Samir Frangieh

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Samir Frangieh
Paris - Salon du livre 2012 - Samir Frangié - 004.jpg
Frangieh in 2012
Born(1945-04-12)12 April 1945
Died11 April 2017(2017-04-11) (aged 71)
Beirut, Lebanon
NationalityLebanese
OccupationJournalist, author
Known for14 March alliance

Samir Frangieh (12 April 1945 – 11 April 2017) was a Lebanese politician and a leftist intellectual.

Early life[edit]

Frangieh was born in Zgharta on 12 April 1945.[1] He hails from an old political family, the Frangieh family.[2] He is the son of Hamid Kabalan Frangieh and Lamia Michel (née Raffoul).[3] Hamid Frangieh was the elder brother of Suleiman Frangieh, who was President of Lebanon (1970-1976).[2] Suleiman Frangieh Jr. was Samir Frangieh's cousin.[4]

Career[edit]

Frangieh was a leading journalist.[5] During the term of president Émile Lahoud, he was one of the opposition leaders, who tried to challenge close allies of the president.[6] The opposition group was also led by Rafik Hariri and Walid Jumblatt.[6] Frangieh was a political ally of Jumblatt.[7]

Frangieh was also one of the founders of the Qornet Shehwan Gathering.[8] In addition, he was part of the 14 March alliance[9] and a member of its general secretariat.[10][11] He was the author of "Beirut manifesto" that was published in Le Monde on 22 June 2004.[1] The manifesto, which was signed by Lebanese intellectuals and eminent public figures, challenged the dominance of Syria in Lebanon.[1]

In the 2005 general elections, he became a member of the Lebanese parliament, representing Zgharta.[12] However, in the general elections of 2009, Frangieh was not included to the election list of the March 14 alliance.[13]

Personal life and death[edit]

Frangieh was the author of The Journey to the Extreme of Violence that was published in 2011.[9] He died on 11 April 2017 in Beirut's Hotel Dieu Hospital.[14]

References[edit]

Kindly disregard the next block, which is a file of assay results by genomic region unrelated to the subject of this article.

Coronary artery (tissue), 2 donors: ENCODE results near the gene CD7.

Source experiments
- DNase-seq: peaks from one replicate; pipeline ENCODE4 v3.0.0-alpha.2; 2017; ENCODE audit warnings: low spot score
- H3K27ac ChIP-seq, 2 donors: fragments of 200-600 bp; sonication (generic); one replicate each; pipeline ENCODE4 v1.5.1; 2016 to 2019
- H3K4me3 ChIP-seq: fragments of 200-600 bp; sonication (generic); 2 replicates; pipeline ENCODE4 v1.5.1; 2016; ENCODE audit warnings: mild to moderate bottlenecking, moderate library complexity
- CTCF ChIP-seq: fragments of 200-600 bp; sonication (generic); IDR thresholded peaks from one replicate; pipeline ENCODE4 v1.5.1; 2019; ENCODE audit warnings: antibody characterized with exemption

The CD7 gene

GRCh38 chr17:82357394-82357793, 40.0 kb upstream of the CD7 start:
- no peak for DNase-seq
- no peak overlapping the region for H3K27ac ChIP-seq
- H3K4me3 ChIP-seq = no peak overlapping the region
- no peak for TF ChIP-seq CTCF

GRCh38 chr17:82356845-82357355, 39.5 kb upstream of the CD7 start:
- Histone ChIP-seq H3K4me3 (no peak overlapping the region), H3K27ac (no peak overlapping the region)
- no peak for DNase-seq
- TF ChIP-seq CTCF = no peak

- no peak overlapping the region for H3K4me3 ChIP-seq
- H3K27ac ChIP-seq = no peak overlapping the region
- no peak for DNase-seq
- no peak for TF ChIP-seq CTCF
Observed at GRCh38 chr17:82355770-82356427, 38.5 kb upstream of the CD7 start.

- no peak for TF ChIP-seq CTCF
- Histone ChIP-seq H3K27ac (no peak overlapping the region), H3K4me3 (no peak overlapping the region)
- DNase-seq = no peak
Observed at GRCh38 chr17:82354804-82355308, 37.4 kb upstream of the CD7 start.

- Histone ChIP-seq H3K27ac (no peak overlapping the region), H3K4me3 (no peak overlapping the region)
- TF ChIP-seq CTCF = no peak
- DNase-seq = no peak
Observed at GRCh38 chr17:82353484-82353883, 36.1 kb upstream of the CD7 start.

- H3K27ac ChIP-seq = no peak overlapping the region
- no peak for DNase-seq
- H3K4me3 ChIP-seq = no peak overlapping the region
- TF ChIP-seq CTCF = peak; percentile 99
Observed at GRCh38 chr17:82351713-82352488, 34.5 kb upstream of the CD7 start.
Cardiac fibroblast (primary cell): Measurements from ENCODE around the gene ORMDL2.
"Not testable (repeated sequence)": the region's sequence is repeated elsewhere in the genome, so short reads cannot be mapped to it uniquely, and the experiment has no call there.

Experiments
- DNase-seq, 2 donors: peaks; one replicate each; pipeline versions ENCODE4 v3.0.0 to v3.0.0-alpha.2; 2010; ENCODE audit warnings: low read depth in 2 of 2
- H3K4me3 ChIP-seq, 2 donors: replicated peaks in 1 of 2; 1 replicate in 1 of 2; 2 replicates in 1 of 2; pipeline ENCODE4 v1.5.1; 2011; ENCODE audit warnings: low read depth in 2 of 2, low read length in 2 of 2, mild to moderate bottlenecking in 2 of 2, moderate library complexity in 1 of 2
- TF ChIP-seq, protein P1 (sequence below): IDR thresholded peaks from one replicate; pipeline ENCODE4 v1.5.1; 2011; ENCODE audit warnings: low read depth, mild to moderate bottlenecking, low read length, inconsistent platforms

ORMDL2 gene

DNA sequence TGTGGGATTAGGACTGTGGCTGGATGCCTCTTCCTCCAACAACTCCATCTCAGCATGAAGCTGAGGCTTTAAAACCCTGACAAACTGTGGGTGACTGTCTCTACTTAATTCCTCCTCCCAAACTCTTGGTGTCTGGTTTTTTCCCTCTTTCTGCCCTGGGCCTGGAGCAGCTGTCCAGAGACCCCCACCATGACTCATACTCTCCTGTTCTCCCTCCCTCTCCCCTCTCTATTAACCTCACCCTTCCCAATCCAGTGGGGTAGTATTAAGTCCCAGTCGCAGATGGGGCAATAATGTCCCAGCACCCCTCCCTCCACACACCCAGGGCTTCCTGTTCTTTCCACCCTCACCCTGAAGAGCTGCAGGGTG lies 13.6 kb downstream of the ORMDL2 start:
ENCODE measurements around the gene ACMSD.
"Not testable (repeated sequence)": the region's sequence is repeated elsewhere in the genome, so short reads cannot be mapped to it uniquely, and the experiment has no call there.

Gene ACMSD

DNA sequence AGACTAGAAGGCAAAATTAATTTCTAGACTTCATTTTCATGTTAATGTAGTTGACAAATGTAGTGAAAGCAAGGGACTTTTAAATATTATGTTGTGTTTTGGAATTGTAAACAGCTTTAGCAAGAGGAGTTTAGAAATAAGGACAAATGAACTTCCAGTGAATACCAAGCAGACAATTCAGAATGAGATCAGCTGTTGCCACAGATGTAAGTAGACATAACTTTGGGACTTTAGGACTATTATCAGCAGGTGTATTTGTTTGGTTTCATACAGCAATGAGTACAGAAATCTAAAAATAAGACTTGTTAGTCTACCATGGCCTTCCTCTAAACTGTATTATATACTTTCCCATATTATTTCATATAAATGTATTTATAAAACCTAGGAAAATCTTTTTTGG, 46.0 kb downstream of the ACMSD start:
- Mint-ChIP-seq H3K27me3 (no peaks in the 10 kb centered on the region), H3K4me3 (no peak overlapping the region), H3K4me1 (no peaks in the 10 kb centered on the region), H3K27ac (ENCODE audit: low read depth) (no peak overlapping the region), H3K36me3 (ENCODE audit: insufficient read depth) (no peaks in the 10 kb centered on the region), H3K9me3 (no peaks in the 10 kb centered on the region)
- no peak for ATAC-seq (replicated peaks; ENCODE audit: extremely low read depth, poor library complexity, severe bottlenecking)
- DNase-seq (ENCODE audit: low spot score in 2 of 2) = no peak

1. ^ a b c Dominique Avon; Anaïs-Trissa Khatchadourian; Jane Marie Todd (10 September 2012). Hezbollah: A History of the "Party of God". Harvard University Press. p. 200. ISBN 978-0-674-06752-3. Retrieved 14 April 2013.
  2. ^ a b Elie Hajj (13 March 2013). "New March 14 Group to Launch in Lebanon Next Week". Al Monitor. Retrieved 14 March 2013.
  3. ^ "General Election 2005: (14)". Zgharta. 14 June 2005. Retrieved 14 March 2013.
  4. ^ Megan K. Stack (19 April 2005). "Lebanon, a House Divided". Los Angeles Times. Retrieved 14 April 2013.
  5. ^ Gary C. Gambill (Spring 2001). "Is Syria Losing Control of Lebanon?". Middle East Quarterly. 8 (2): 41–49. Retrieved 14 March 2013.
  6. ^ a b Charles Glass (4 August 2005). "An Assassin's Land". London Review of Books. 27 (15). Archived from the original on 29 May 2014. Retrieved 9 April 2013.
  7. ^ Charles Glass (1 March 2007). "The lord of no man's land: A guided tour through Lebanon's ceaseless war". Harper's Magazine. Archived from the original on 8 February 2013. Retrieved 9 April 2013.
  8. ^ "Qornet Shehwan Gathering" (PDF). Middle East Mirror. Retrieved 14 April 2013.
  9. ^ a b "Samir Frangieh: The Orthodox Law insults the dignity of Lebanese Citizens". iloubnan. Beirut. 3 February 2013. Retrieved 14 March 2013.
  10. ^ "Lebanon". Coincilation Resources. Retrieved 14 March 2013.
  11. ^ "March 14 warn of bids to link national security to Syria". Lebanon News. 1 April 2012. Retrieved 14 April 2013.
  12. ^ "Talking To: Samir Franjieh". Now Lebanon. 1 October 2008. Retrieved 14 March 2013.
  13. ^ Robert G. Rabii (6 June 2009). "Lebanon at the crossroads". Lebanonwire. Archived from the original on 23 March 2013. Retrieved 24 March 2013.
  14. ^ "Former MP Frangieh dies at 72". The Daily Star. Beirut. 11 April 2017. Retrieved 11 April 2017.

External links[edit]